The Philippine government spent a total of P72 million in taxpayers’ money to review the operations of mining companies under a public contract, but none of the project-level reports are publicly available.
The Mining Industry Coordinating Council (MICC) Secretariat told PCIJ that the mining review reports or the company-level mining reports could not be shared to the public for three reasons:
- “The said data/information requested is/are covered by Executive Privilege;
- The report is still being used by the government to develop mining-related policies; and
- The MICC has entered into a non-disclosure agreement (NDA) with the mining companies covered by the review.”
The reasons above, the MICC Secretariat said, are based on Executive Order 2, s. 2016 or the Freedom of Information (FOI) Order and the Office of the President’s Memorandum on the Inventory of Exceptions to EO 2.
Transparency advocates see no reason for the mine review to be kept out of public scrutiny.
Lawyer Eirene Jhone Aguila, co-convener of the Right to Know, Right Now! (R2KRN) Coalition, pointed out that the mines obtained special concessions from the state, which they had applied for.
“You cannot expect to have regulation if you're not open. How can people regulate you if sarado (you’re blocking the information)?” she said.
Aguila said disclosure afforded everyone the opportunity to check if the findings were right or wrong. This, she added, was the reason people who believed they didn't do anything wrong welcomed any investigation.
Jenina Joy Chavez, also an R2KRN co-convener, said executive privilege was one of the most abused FOI exceptions. The reason the government was using the mine review reports to develop policies might be related to “matters covered by deliberative process privilege,” which is among information covered by executive privilege. But it’s not as if the government was deliberating whether one is guilty or not, especially since the government already possessed the findings and reports, she said.
“Pero kung policy, that should be open, kasi policymaking is an open process. It's not a good interpretation of that exception,” she said.
As for the NDA, Aguila said it was a circumvention of the commitment of the state to open the books. “You cannot waive that on behalf (of the people) because when the state demands for you to be open, the state does it as representative of the people,” she said.
She also said mining firms did not have the right to dictate what information could be made publicly available. “It's not theirs. It's for us. It's for the state there. That's the concept,” she said.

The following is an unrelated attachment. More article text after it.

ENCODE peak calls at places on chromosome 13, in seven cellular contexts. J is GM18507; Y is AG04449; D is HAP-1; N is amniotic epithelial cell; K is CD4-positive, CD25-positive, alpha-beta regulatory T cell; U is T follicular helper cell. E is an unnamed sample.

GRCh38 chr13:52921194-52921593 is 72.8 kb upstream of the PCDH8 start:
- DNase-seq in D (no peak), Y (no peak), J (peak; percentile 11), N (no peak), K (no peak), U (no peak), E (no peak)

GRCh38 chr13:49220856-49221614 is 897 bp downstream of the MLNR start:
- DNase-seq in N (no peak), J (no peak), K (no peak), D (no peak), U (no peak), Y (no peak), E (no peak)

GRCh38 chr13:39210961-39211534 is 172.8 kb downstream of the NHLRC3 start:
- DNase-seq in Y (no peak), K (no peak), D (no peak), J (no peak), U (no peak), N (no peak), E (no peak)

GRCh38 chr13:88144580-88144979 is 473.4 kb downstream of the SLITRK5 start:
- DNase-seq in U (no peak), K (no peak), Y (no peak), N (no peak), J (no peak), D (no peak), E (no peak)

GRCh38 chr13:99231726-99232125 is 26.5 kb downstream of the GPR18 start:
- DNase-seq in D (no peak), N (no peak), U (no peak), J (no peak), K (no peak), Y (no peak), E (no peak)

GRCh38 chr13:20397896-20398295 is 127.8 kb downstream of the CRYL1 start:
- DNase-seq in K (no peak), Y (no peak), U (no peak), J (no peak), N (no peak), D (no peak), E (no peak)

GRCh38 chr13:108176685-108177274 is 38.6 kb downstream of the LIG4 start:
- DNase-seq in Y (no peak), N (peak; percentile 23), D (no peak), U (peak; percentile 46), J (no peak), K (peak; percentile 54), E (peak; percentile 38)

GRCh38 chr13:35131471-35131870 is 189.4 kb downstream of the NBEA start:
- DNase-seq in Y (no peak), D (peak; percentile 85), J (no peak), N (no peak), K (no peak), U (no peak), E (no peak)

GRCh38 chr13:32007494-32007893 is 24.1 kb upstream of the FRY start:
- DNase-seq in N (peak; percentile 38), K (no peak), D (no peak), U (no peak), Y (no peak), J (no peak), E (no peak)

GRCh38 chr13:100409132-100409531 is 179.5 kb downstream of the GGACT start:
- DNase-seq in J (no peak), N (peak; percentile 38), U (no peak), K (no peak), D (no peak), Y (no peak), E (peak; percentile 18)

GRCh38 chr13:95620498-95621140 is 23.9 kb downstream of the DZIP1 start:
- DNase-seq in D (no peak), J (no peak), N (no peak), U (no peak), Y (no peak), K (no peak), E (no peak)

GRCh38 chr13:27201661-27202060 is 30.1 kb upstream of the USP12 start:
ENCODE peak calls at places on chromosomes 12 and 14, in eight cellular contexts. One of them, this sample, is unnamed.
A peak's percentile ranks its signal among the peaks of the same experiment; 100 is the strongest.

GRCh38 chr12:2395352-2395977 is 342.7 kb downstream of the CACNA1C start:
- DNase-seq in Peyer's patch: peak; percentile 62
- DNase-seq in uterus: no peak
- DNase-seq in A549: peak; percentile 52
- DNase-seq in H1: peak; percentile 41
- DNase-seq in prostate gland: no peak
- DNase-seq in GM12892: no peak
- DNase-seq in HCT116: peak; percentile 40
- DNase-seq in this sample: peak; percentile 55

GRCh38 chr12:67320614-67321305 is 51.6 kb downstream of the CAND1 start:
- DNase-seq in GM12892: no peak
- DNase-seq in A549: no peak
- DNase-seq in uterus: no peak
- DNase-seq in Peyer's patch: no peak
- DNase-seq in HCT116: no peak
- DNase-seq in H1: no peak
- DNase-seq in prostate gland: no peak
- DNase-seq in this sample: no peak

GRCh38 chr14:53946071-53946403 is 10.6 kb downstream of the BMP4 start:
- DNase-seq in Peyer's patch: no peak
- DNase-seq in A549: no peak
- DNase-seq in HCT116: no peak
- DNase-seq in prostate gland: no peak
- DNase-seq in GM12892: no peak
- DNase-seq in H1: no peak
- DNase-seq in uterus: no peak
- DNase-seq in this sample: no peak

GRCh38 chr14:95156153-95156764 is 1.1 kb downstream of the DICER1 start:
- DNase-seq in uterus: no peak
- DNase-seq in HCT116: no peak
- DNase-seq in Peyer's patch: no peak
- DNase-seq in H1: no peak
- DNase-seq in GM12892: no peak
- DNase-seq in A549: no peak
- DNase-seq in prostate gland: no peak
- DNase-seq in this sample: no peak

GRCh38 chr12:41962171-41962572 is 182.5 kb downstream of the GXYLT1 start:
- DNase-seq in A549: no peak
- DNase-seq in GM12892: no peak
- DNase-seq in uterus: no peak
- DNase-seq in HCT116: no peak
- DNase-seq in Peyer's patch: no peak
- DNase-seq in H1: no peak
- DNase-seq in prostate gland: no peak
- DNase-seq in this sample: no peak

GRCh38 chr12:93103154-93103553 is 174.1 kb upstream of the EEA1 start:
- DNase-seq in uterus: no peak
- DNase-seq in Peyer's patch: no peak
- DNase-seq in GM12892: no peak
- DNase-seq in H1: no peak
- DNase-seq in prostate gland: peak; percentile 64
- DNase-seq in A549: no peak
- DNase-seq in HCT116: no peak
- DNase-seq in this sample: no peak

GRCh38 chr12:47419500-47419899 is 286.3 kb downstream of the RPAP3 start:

Aguila said it was important to highlight that the reports were an assessment of mining firms under a public contract.
“This is not a private contract… Here we’re talking about state resources that are highly regulated. It's not for the private parties to say what the state and the public can look into,” she said.
P72M mine review, post-Lopez audit
In February 2017, the MICC issued Resolution 6, which ordered a “multi-stakeholder review” of existing mining operations, following the suspension and closure of 28 mines led by the late Environment Secretary Gina Lopez.
The resolution was issued after the mining firms suspended or closed by Lopez appealed before the Office of the President to reconsider the DENR orders.
Lopez then questioned the legal basis of the MICC's review of her department's orders which, through the Mines and Geosciences Bureau, is responsible for regulating the mining industry. The MICC review was initiated “to appease them (miners),” the late secretary said in a Feb. 10, 2017 interview on ANC.
To date, the MICC has completed two phases of the mining review, from February 2018 to December 2020, covering a total of 45 large-scale metallic mines operated by 43 mining companies.
A third phase is underway. It covers quarry operations across eight regions and metallic mines in the Bangsamoro Autonomous Region in Muslim Mindanao. The third phase started in January 2022 and is expected to be completed by May 2022.
A total of P45 million was spent on the first two phases of the MICC mining review, which was co-funded by the DENR and Department of Finance (DOF).
A total of P27 million was allocated to Phase 3, according to the Mines and Geosciences Bureau. (See Table 1 for breakdown of the items and cost for Phases 1 and 2.)
The full reports from Phases 1 and 2 of the mining review were classified as “confidential,” and could only be accessed through an official request with the DENR, the owner and user of the reports. However, following the MICC protocol for the release of the results of the mining review, only mining companies subjected to the review were entitled to a copy of the report.
This, according to the MICC Secretariat, “will help them directly address the specific findings in the reports within their purview and improve their compliance with existing laws.”
PCIJ’s January 2021 request for information on the status of the MICC review with the Office of the President yielded no results as it refused to disclose information on specific cases.
On its second attempt to seek updates on the review in March 2021, PCIJ was advised by the office to ask the DENR and DOF instead.
PCIJ’s third attempt in February 2022 to get updates and obtain copies of the reports from the MICC Secretariat was denied on the basis that the company-level reports were under executive privilege.
PCIJ was told that the MICC would publish a technical paper and a policy brief to provide the public with more information on the results of the review.
The technical paper is expected to discuss technical insights on the mining sector. The policy brief will provide an overview of the mining sector from a policy perspective, and list down challenges and reforms necessary to develop the sector.